Early on in Eddie the Eagle, Bronson Peary (Hugh Jackman) shows Michael "Eddie" Edwards (Taron Egerton) one of the world's best ski jumpers taking a practice run. The jumper loses his form mid-air and violently crashes. As he's carted off in a stretcher, Peary tells Edwards, “And he knew what he was doing.”
The danger of ski jumping is a major theme of Eddie the Eagle, the loosely-based story of Edwards, a British athlete who became the first to represent his country in ski jumping in the 1988 Winter Olympics in Calgary simply because the rules allowed him to do so. He finished dead last in both the 70 meter and 90 meter jumps, but became the most covered athlete of the games along with the Jamaican bobsled team.
Some spectators felt he was making a mockery of the sport, including the International Olympic Committee, which consequently established the “Eddie the Eagle” rule that set minimum requirement standards for all the athletes. Others admired his spirit, including Frank King, CEO of the 1988 Olympic Games Organizing Committee, who said, “At these Games, some competitors have won gold, some have broken records, and some of you have even soared like an eagle." Regardless of one’s opinion of him, it is the constant reminder of the physical perils involved in ski jumping that keeps this film from being a misfired comedy and makes it an exceptional sports film.
The film begins with an adolescent Edwards just getting out of knee braces and trying his luck at various Summer Olympic sports. When he fails at all of them, he takes up skiing. He becomes pretty good, winning several competitions, but not quite good enough to make Britain’s 1988 Olympic team. This rejection leads Edwards to decide to take up ski jumping, a sport with a small fraternity of competitors who begin competitive jumping as children, not as 22-year-old men. To give you perspective, only 20 countries competed in ski jumping in the 2014 games and they all have many slopes, abundant snow and ski jump complexes. Britain has none of these.
Edwards travels to a ski jump complex in Germany, where he throws himself into training. He meets the cool resistance of his fellow athletes and Peary, a washed-up former American jumper who is the complex’s groundskeeper and resident drunk, but his determination warms their hearts and Peary agrees to train him.
In addition to the good balance between danger and light-hearted humor, this film is propelled by the performances of Egerton and Jackman. One look at a photo of the real Edwards and you can see Egerton’s transformation to an individual with no delusions of grandeur, but a sole focus to just compete. Jackman is completely believable as an exceptional athlete contemplating how his personal choices drove him away from greatness. The only area where you have to suspend disbelief is in the fact that he can drink a bottle of whiskey a day and still look like... well, Hugh Jackman. The dynamic of how these two make each other better is the most rewarding aspect of the movie.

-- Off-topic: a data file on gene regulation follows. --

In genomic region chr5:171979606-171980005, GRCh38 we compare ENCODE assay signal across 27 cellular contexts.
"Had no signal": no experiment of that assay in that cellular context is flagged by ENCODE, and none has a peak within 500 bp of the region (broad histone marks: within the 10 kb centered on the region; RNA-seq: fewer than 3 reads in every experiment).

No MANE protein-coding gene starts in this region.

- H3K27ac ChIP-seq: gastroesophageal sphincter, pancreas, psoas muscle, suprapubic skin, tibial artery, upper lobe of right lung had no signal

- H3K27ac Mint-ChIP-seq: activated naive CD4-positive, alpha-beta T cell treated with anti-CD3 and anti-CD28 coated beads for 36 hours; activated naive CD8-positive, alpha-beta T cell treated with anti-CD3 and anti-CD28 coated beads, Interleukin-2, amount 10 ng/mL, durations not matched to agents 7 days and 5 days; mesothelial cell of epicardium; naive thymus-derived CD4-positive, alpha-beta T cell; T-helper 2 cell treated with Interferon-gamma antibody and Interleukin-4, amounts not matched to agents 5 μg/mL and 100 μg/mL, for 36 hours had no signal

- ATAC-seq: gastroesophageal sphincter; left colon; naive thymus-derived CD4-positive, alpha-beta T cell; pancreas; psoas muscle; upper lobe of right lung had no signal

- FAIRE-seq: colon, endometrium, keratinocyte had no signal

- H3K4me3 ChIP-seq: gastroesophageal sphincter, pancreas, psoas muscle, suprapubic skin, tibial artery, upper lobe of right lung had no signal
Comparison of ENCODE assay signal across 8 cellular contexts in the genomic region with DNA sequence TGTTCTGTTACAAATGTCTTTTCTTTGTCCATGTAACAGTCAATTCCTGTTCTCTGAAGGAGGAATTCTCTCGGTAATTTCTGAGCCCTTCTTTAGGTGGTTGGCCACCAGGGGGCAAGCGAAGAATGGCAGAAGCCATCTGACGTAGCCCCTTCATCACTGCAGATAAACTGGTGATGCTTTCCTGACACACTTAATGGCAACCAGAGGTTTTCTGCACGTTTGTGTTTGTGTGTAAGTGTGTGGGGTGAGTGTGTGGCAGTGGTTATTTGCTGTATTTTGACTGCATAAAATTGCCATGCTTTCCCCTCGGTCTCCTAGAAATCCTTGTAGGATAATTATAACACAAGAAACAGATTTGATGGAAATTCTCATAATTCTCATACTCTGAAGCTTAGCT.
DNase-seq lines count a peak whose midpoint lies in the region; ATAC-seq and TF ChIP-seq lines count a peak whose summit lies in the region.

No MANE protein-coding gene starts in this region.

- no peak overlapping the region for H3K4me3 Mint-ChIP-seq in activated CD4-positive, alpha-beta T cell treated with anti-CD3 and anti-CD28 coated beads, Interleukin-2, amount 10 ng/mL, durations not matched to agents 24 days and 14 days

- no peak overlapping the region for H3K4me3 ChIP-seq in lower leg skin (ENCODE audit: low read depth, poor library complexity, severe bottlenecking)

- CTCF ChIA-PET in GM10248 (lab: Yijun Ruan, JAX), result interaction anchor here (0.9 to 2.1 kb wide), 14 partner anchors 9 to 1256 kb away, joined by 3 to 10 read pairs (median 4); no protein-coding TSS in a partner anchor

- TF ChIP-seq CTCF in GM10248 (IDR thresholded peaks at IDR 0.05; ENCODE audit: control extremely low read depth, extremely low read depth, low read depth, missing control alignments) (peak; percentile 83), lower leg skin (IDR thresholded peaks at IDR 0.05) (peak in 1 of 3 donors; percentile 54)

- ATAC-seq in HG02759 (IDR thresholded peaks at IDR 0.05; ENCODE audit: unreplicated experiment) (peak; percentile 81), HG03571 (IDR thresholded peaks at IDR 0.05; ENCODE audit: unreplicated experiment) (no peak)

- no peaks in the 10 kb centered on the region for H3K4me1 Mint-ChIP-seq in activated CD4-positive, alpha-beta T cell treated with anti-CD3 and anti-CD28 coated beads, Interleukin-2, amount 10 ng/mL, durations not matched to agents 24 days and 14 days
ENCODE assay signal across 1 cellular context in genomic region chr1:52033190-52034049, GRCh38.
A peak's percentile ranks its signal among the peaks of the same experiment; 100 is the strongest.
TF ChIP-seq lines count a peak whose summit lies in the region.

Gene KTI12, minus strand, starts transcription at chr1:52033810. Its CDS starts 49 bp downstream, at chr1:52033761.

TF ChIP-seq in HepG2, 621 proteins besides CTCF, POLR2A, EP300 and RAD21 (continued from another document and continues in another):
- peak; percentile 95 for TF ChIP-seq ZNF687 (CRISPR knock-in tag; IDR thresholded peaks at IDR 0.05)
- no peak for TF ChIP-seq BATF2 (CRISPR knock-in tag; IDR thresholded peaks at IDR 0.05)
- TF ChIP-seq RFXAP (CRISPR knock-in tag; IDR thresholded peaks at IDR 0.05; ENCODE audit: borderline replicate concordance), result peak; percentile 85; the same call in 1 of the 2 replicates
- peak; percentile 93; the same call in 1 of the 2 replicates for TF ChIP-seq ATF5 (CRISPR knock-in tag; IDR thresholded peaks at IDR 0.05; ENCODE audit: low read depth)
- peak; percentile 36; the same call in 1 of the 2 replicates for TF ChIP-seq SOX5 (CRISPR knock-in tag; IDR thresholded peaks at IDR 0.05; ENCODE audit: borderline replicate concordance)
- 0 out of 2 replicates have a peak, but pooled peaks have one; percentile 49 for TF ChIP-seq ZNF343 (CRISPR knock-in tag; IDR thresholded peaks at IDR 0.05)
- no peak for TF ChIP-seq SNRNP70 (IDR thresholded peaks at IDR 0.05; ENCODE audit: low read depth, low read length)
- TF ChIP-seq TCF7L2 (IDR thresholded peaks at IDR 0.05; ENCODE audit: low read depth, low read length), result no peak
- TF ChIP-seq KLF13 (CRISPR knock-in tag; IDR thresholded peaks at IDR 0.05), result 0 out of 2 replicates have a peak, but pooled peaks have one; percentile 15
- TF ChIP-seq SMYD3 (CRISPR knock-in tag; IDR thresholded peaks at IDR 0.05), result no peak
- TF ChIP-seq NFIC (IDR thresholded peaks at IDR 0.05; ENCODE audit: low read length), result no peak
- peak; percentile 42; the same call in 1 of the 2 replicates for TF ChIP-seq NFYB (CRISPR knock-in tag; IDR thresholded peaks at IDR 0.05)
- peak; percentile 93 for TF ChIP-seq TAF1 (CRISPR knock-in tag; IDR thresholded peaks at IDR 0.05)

Jo Hartley is very touching as Edwards’ mother, who continues to support her son despite his continued failings and vocal pushback from her husband. Many cast members are charming in their support of Edwards, but Hartley shines the brightest.
Rated PG-13, the film is directed by Dexter Fletcher, a recognizable face in films since he began acting at the age of 10. His two previous directorial efforts, Sunshine on Leith and Wild Bill (not the 1995 western starring Jeff Bridges), garnered critical acclaim. Eddie the Eagle is his first big-budget effort but he manages to give it the creative feel of an indie film. Two areas that stand out are the multiple perspectives of a ski jump and the bleakness of Britain’s artificial ski slopes.
Eddie the Eagle also accurately captures the late 1980s in look and feel, thanks in part to a great and nostalgic score by Matthew Margeson and carefully selected songs from the period. If Van Halen’s “Jump” had not been released more than three decades ago, you would believe it was written for this film when it plays.
All great sports movies have to remind us that heart is not defined by championships. Eddie the Eagle recognizes this and accomplishes its goal.
— Written by Aaron Tallent, who is part of the Athlon Contributor Network. Tallent is a writer whose articles have appeared in The Sweet Science, FOX Sports’ Outkick the Coverage, Liberty Island and The Washington Post. Follow him on Twitter at @AaronTallent.